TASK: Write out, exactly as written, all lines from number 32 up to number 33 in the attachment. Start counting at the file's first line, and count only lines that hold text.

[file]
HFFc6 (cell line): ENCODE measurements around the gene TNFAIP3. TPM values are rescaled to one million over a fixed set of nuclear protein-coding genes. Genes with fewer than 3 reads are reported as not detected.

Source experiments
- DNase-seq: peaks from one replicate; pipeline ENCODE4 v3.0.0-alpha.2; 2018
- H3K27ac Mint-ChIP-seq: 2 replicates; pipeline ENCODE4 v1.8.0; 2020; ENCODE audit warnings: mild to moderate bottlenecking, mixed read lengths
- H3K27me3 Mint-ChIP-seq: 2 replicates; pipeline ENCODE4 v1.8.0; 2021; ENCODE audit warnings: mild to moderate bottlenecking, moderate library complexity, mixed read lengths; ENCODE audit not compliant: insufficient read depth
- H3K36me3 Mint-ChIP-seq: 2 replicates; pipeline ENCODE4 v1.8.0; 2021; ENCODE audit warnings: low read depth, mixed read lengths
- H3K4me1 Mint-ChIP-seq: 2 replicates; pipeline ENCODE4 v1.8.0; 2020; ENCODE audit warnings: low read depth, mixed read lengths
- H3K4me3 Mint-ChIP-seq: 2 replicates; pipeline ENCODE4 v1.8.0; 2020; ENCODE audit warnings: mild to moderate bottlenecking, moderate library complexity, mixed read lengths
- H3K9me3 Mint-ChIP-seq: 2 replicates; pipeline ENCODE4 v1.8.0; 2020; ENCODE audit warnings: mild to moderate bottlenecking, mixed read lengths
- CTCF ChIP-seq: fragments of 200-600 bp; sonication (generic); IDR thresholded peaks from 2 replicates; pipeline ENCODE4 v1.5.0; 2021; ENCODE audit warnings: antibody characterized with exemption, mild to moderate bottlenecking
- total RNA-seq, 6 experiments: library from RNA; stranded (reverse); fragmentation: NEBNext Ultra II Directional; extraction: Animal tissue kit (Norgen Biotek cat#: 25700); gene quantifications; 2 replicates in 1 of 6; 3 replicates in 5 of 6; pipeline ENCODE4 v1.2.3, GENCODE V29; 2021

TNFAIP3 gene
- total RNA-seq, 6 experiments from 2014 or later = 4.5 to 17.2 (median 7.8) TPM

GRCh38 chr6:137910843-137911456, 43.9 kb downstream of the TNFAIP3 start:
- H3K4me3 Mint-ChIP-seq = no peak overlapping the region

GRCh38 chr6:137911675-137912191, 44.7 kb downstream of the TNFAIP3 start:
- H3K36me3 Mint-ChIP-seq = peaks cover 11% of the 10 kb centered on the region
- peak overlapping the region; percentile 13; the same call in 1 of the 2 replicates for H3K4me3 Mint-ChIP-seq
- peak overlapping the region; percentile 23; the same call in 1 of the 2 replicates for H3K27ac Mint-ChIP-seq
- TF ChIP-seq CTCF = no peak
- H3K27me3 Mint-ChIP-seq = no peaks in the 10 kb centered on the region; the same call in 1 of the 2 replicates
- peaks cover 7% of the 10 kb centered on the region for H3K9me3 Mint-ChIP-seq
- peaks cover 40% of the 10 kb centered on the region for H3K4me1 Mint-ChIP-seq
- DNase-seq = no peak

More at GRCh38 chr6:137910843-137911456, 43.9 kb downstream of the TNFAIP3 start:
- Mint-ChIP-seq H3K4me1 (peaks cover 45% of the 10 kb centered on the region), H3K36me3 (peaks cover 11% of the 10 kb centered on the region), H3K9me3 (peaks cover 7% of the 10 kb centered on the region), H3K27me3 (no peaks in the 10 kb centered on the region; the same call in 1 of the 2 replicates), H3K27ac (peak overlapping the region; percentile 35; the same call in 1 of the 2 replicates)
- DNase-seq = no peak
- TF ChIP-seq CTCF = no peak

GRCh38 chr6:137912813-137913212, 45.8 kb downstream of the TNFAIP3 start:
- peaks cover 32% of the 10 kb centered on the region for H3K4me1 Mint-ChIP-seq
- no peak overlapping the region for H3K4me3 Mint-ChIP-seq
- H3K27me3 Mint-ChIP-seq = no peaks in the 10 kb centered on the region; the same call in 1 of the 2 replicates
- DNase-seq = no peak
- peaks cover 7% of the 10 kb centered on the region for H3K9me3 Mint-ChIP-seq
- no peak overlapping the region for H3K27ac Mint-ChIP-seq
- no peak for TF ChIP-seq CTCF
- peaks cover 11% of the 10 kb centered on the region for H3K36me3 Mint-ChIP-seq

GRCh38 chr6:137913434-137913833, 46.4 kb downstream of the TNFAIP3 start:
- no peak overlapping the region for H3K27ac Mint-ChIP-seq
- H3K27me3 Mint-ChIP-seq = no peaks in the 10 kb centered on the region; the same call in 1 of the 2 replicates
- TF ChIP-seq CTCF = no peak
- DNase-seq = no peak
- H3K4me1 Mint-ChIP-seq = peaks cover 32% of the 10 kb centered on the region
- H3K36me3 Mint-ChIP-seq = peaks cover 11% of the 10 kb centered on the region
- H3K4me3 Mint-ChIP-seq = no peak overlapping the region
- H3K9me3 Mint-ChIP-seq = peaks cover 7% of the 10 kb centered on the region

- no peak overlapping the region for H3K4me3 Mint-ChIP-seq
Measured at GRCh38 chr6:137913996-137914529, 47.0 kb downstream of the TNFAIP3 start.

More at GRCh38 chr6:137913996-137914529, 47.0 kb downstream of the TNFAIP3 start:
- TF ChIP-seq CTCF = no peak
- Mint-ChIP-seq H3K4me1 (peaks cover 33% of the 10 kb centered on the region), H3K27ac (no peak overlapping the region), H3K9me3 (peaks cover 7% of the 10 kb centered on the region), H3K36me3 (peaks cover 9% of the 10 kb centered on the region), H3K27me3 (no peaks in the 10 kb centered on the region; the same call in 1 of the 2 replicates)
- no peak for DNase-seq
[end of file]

- H3K27me3 Mint-ChIP-seq = no peaks in the 10 kb centered on the region; the same call in 1 of the 2 replicates
- DNase-seq = no peak